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Biden seeks to win over progressives and Republicans on night one

Biden seeks to win over progressives and Republicans on night one
© Greg Nash

Presumptive Democratic nominee Joe BidenJoe BidenObama slams Trump in Miami: 'Florida Man wouldn't even do this stuff' Trump makes his case in North Carolina, Ohio and Wisconsin Brad Pitt narrates Biden ad airing during World Series MORE gambled on Monday night that he could use his nominating convention to win over skeptical progressives and swing Republicans, a balancing act his campaign hopes will cut off President TrumpDonald John TrumpObama slams Trump in Miami: 'Florida Man wouldn't even do this stuff' Trump makes his case in North Carolina, Ohio and Wisconsin Pence's chief of staff tests positive for COVID-19 MORE’s path to reelection.

The first night of the Democratic nominating convention featured prime-time addresses from Sen. Bernie SandersBernie SandersTrump makes his case in North Carolina, Ohio and Wisconsin Trump mocks Joe Biden's drive-in rallies at North Carolina event Sanders hits back at Trump's attack on 'socialized medicine' MORE (I-Vt.), who led the progressive challenge to Biden during the primaries, and former Ohio Gov. John Kasich (R), who ran for president against Trump in the GOP primaries in 2016.

That uneasy alliance got off to a rocky start earlier in the day, when Kasich and Rep. Alexandria Ocasio-CortezAlexandria Ocasio-CortezProgressive lawmakers call for United Nations probe into DHS 'human rights abuses' OVERNIGHT ENERGY: Democrats play defense, GOP goes on attack after Biden oil comments | Energy Dept. exempts quick dishwashers from existing efficiency standards | Ocasio-Cortez says having Green New Deal would have helped handle COVID-19 pandemic Ocasio-Cortez says Biden vote can be 'tactical' effort to support marginalized communities MORE (D-N.Y.) publicly sniped at one another. Many progressives were frustrated to learn that Republicans would be featured at the Democratic convention, viewing it as evidence of Biden’s questionable commitment to governing as a liberal.

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But Sanders, who has been a reliable ally for Biden since ending his primary campaign, left no doubt about where he stood. The progressive icon used his Monday night address to implore the left to put aside their differences with Biden and join forces to defeat Trump, even if it means a temporary partnership with some on the right to get it done.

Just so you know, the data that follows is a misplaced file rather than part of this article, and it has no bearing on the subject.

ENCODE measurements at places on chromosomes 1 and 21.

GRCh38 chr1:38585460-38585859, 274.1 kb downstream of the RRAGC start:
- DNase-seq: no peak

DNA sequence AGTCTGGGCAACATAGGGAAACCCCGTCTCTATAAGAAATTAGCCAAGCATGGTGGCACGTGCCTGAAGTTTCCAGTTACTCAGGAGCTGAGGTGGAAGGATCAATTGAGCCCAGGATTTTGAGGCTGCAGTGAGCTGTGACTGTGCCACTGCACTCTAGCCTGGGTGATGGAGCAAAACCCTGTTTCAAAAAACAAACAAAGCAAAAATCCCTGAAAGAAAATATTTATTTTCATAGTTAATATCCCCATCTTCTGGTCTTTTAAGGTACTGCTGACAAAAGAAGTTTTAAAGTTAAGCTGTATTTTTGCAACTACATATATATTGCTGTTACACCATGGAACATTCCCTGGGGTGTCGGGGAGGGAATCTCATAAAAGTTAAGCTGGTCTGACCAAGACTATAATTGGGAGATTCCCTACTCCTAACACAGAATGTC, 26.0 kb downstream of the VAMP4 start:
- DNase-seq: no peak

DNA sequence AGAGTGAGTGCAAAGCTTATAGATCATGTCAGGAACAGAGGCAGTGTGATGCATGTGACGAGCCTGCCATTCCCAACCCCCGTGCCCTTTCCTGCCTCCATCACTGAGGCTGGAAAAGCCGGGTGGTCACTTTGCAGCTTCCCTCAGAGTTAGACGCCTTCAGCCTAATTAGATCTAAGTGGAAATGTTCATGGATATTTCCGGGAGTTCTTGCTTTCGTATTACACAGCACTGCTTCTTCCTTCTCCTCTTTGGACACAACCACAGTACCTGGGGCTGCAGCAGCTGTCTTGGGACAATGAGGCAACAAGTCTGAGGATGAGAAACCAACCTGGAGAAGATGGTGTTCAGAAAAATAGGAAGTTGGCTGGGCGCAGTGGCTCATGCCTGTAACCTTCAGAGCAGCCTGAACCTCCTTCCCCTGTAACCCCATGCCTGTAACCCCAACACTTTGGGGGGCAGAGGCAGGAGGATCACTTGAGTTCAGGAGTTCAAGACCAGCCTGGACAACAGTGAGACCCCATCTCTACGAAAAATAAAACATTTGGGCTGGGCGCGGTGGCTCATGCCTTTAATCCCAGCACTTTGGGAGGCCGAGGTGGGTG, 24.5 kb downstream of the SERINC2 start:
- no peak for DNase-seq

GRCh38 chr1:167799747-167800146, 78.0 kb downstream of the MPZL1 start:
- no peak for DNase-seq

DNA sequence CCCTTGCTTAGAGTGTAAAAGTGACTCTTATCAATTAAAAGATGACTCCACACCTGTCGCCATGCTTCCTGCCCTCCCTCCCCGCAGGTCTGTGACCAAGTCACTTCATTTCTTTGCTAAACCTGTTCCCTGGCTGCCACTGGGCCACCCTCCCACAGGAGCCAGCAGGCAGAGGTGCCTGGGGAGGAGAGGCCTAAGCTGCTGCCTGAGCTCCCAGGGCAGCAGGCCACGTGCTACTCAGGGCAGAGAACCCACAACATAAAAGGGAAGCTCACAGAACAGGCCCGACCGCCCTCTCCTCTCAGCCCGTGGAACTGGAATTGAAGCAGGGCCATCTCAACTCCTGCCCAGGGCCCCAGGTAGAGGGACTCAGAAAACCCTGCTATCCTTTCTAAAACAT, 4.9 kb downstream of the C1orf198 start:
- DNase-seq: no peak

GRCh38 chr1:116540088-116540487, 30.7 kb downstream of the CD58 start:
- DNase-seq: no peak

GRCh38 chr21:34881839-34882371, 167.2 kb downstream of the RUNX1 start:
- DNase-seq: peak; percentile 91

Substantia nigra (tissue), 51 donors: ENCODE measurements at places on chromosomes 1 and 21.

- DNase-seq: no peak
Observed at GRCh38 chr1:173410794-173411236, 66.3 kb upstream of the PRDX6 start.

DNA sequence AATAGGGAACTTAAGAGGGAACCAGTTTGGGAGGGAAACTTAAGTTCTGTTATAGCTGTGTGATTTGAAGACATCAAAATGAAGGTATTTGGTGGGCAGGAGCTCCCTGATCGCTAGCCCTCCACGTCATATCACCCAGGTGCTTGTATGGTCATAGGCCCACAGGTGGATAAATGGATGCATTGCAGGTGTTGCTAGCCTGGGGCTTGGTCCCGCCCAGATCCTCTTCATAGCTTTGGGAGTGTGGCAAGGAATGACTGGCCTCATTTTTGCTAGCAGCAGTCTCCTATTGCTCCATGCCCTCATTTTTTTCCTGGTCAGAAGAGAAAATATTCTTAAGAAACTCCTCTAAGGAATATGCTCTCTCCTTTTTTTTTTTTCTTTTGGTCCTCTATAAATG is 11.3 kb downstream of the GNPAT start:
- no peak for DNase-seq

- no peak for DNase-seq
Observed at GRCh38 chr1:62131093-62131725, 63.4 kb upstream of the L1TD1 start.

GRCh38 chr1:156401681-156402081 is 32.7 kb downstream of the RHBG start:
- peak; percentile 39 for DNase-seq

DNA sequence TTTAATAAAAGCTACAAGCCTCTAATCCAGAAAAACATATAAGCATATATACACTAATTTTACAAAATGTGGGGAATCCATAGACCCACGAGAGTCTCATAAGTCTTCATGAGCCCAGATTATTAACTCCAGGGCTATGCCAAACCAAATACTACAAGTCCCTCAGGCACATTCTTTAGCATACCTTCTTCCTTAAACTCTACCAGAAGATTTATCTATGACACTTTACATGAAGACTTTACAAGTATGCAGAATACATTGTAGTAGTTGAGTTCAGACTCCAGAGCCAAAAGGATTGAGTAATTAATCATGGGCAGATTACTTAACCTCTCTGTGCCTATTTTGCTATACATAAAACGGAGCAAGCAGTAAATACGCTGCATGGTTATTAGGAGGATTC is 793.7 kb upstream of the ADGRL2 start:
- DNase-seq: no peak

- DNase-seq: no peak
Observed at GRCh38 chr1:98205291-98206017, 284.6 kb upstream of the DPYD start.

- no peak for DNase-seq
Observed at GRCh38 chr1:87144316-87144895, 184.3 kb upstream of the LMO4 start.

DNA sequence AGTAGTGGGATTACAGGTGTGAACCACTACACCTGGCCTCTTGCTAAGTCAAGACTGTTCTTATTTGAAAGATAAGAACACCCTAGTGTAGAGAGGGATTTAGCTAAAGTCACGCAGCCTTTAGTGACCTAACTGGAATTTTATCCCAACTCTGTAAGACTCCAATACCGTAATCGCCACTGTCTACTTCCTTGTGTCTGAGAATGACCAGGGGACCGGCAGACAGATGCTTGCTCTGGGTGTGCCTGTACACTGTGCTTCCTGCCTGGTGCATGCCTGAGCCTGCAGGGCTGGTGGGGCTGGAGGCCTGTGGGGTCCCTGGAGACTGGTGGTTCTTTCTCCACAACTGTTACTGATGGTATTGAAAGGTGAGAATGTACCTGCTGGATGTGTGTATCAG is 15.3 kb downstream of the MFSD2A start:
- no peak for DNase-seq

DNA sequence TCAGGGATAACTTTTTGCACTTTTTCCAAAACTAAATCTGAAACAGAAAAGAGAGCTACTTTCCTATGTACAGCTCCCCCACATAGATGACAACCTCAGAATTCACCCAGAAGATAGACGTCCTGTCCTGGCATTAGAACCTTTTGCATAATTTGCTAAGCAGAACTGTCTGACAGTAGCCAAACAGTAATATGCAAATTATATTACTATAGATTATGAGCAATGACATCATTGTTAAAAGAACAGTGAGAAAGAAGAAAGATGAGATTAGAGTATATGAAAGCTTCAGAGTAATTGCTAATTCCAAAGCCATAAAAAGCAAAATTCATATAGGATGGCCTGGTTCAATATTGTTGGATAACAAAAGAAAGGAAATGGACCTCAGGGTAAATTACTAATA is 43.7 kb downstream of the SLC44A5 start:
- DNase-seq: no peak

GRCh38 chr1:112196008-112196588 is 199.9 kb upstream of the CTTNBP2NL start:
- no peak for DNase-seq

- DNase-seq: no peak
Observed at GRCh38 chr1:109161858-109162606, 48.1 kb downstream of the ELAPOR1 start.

“As long as I am here, I will work with progressives, moderates, and yes, with conservatives to preserve this nation from a threat that so many of our heroes fought and died to defeat,” Sanders said.

By featuring the biggest name in progressive politics and the most vocal Never Trump Republican on the opening night of the convention, the Biden campaign is betting it can win over two sets of voters with no shared policy goals except for a desire to see Trump voted out of office.

Some of the most effective moments of the first night of convention programming centered around testimonials from individuals across the country who said they voted for Trump in 2016 but will be voting for Biden in 2020.

Those testimonials came from ordinary citizens who said they were “ashamed” to admit they supported Trump in 2016. One man from Illinois said he believed Biden would “turn our country’s political discourse back to normal decency.”

Others said they’d grown tired of Trump’s volatile presidency, whether it was his response to the coronavirus or tariffs levied against farmers amid the president’s trade war with China.

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Before Kasich spoke, three prominent Republican women — former New Jersey Gov. Christine Todd Whitman, former Hewlett Packard CEO Meg Whitman and former Rep. Susan Molinari (N.Y.) — explained why they would be crossing party lines in 2020.

“Joe Biden is a really good man and exactly what this nation needs at this time,” Molinari said.

Kasich acknowledged how strange it was for the Republicans to be addressing the Democratic convention.